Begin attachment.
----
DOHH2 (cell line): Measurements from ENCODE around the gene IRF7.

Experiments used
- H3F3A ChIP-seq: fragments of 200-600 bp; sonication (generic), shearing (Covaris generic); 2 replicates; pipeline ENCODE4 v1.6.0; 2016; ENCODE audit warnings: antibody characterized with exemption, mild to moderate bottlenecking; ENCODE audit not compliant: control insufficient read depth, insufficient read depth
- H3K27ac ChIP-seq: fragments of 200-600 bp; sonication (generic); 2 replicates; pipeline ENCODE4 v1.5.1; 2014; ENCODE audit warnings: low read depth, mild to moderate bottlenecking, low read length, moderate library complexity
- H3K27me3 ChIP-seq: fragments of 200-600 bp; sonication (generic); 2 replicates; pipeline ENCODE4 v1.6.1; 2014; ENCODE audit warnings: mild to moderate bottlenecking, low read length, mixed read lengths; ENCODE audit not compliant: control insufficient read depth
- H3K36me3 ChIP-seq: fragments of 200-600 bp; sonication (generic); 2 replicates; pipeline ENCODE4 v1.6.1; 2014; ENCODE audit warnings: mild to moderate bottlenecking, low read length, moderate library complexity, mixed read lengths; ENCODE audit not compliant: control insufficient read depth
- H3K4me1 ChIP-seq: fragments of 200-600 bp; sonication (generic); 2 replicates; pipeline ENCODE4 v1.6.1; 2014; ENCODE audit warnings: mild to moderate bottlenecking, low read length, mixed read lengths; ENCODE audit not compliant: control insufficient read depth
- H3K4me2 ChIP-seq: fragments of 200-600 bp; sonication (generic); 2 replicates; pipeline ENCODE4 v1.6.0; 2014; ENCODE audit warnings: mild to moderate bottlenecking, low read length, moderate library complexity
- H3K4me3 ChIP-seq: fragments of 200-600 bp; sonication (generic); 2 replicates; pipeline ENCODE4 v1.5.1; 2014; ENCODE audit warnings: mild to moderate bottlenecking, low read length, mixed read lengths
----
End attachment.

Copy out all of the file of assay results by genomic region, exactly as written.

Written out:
DOHH2 (cell line): Measurements from ENCODE around the gene IRF7.

Experiments used
- H3F3A ChIP-seq: fragments of 200-600 bp; sonication (generic), shearing (Covaris generic); 2 replicates; pipeline ENCODE4 v1.6.0; 2016; ENCODE audit warnings: antibody characterized with exemption, mild to moderate bottlenecking; ENCODE audit not compliant: control insufficient read depth, insufficient read depth
- H3K27ac ChIP-seq: fragments of 200-600 bp; sonication (generic); 2 replicates; pipeline ENCODE4 v1.5.1; 2014; ENCODE audit warnings: low read depth, mild to moderate bottlenecking, low read length, moderate library complexity
- H3K27me3 ChIP-seq: fragments of 200-600 bp; sonication (generic); 2 replicates; pipeline ENCODE4 v1.6.1; 2014; ENCODE audit warnings: mild to moderate bottlenecking, low read length, mixed read lengths; ENCODE audit not compliant: control insufficient read depth
- H3K36me3 ChIP-seq: fragments of 200-600 bp; sonication (generic); 2 replicates; pipeline ENCODE4 v1.6.1; 2014; ENCODE audit warnings: mild to moderate bottlenecking, low read length, moderate library complexity, mixed read lengths; ENCODE audit not compliant: control insufficient read depth
- H3K4me1 ChIP-seq: fragments of 200-600 bp; sonication (generic); 2 replicates; pipeline ENCODE4 v1.6.1; 2014; ENCODE audit warnings: mild to moderate bottlenecking, low read length, mixed read lengths; ENCODE audit not compliant: control insufficient read depth
- H3K4me2 ChIP-seq: fragments of 200-600 bp; sonication (generic); 2 replicates; pipeline ENCODE4 v1.6.0; 2014; ENCODE audit warnings: mild to moderate bottlenecking, low read length, moderate library complexity
- H3K4me3 ChIP-seq: fragments of 200-600 bp; sonication (generic); 2 replicates; pipeline ENCODE4 v1.5.1; 2014; ENCODE audit warnings: mild to moderate bottlenecking, low read length, mixed read lengths